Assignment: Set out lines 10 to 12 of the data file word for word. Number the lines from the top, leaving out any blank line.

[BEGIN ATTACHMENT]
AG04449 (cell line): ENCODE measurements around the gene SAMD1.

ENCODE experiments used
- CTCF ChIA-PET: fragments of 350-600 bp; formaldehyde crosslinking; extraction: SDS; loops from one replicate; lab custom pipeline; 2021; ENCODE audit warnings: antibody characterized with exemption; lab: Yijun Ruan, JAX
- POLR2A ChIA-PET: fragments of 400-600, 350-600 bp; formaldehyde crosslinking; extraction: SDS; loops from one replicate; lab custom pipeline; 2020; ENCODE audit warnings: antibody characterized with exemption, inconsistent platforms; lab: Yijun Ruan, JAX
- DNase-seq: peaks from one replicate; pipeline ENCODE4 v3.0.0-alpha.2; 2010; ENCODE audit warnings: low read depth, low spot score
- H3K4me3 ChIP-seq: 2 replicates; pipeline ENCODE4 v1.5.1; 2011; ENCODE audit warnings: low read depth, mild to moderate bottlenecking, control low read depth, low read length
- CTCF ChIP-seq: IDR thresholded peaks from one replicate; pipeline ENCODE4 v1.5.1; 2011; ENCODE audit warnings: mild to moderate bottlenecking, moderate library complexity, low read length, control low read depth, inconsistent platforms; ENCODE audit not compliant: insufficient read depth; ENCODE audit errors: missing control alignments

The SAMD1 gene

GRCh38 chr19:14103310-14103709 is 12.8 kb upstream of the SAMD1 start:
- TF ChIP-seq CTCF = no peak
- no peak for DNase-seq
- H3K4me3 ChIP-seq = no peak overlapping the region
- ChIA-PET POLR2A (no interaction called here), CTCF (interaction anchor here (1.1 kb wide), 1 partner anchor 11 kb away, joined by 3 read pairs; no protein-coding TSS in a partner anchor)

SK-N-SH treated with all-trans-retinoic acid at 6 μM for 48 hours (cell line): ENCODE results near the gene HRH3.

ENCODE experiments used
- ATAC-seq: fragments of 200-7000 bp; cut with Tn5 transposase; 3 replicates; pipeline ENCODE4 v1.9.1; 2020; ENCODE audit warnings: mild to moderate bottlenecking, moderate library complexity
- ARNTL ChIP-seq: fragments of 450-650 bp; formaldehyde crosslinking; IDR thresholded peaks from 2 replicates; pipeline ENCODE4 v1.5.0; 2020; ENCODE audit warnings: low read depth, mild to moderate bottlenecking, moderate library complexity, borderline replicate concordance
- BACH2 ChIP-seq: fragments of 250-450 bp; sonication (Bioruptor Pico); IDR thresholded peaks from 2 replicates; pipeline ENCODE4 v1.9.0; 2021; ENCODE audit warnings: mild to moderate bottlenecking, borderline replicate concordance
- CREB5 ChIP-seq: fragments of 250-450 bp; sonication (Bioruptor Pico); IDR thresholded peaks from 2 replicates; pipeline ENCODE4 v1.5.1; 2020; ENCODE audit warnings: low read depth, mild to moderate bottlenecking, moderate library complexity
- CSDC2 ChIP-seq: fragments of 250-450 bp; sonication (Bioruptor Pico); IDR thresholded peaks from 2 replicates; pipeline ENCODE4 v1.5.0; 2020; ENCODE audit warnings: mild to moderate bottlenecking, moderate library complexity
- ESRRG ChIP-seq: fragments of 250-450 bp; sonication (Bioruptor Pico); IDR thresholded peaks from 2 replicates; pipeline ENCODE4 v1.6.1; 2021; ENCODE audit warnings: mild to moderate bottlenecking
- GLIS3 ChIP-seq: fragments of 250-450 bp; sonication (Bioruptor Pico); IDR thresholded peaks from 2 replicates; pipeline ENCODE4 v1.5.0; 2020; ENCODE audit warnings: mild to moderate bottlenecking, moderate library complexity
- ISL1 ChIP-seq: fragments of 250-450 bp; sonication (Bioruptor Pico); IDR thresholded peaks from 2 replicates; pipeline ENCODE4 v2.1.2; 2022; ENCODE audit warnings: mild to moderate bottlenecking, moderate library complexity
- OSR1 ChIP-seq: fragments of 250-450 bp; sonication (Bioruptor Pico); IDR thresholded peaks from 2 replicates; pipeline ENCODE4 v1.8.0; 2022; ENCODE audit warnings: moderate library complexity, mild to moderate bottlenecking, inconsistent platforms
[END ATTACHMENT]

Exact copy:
- TF ChIP-seq CTCF = no peak
- no peak for DNase-seq
- H3K4me3 ChIP-seq = no peak overlapping the region